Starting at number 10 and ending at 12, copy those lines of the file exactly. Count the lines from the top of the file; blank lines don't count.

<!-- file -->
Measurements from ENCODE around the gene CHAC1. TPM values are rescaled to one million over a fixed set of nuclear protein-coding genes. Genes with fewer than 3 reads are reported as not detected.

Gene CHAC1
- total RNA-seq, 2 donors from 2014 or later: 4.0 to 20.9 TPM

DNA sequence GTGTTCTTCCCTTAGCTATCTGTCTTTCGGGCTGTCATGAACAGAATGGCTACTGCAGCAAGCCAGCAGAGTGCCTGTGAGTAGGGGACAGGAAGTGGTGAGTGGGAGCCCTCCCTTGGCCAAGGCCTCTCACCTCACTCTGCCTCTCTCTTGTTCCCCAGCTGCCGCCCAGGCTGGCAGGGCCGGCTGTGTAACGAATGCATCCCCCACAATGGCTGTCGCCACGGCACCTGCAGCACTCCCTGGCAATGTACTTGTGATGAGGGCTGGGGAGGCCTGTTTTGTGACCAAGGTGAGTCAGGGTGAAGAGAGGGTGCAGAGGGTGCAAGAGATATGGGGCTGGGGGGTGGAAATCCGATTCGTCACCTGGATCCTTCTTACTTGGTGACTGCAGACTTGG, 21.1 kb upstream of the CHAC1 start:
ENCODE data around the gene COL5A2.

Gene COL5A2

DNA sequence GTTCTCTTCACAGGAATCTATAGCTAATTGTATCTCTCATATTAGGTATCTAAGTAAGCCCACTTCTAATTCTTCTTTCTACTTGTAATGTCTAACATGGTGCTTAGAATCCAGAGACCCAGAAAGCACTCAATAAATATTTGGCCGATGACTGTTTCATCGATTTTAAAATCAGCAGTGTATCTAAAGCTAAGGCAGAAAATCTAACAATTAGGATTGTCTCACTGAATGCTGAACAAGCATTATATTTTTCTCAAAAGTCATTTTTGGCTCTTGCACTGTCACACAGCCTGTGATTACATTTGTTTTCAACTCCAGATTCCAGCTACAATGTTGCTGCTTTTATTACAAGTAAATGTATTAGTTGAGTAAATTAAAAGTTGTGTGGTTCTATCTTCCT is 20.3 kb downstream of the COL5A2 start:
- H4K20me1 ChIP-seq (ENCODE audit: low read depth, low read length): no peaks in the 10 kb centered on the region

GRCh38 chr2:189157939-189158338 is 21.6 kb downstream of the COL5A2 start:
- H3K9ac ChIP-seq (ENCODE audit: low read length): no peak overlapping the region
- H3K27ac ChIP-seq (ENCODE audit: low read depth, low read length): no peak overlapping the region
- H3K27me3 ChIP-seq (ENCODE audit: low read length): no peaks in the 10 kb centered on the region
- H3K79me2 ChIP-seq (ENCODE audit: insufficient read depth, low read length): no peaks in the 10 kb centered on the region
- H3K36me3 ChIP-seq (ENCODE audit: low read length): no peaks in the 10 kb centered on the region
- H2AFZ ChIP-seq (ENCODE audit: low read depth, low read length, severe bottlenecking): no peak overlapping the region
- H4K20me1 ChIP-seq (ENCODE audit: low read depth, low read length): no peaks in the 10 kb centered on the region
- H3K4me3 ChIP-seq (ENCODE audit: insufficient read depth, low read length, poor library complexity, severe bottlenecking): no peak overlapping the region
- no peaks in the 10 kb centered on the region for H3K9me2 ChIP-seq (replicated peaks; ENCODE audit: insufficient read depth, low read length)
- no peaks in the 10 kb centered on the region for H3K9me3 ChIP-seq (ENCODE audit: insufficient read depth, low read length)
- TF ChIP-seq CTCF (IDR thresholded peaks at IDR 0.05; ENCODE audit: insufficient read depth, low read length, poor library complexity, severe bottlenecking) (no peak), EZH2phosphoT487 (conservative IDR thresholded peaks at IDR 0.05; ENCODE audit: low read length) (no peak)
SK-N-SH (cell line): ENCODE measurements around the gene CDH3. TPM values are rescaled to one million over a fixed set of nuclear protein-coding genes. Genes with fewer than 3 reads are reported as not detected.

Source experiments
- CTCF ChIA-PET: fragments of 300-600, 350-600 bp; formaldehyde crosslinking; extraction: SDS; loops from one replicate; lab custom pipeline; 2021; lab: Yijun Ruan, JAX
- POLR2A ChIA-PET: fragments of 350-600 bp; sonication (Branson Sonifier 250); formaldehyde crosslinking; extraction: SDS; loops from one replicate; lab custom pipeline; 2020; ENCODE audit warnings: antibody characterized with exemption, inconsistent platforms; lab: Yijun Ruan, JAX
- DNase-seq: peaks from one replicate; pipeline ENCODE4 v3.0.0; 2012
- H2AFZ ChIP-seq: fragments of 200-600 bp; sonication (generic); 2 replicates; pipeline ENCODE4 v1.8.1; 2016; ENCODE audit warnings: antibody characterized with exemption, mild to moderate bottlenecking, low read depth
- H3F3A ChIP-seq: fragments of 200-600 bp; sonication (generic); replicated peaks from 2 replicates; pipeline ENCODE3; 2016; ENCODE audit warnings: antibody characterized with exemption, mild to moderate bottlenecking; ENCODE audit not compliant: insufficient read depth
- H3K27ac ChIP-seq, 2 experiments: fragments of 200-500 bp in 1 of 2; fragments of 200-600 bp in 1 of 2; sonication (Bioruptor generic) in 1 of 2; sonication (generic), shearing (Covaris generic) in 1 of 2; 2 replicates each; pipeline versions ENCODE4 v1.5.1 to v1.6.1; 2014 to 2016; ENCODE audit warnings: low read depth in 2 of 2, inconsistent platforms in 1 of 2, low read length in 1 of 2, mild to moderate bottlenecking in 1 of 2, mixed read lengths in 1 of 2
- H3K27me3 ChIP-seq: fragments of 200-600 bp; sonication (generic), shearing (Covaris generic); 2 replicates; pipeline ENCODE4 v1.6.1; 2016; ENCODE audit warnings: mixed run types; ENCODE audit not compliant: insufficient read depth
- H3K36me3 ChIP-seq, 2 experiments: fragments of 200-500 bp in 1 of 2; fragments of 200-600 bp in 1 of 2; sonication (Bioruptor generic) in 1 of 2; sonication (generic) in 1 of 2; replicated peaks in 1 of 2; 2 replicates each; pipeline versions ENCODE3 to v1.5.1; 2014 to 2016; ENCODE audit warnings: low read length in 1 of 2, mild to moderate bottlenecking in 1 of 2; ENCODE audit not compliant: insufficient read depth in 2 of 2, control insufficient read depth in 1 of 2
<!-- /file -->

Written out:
- H3K9ac ChIP-seq (ENCODE audit: low read length): no peak overlapping the region
- H3K27ac ChIP-seq (ENCODE audit: low read depth, low read length): no peak overlapping the region
- H3K27me3 ChIP-seq (ENCODE audit: low read length): no peaks in the 10 kb centered on the region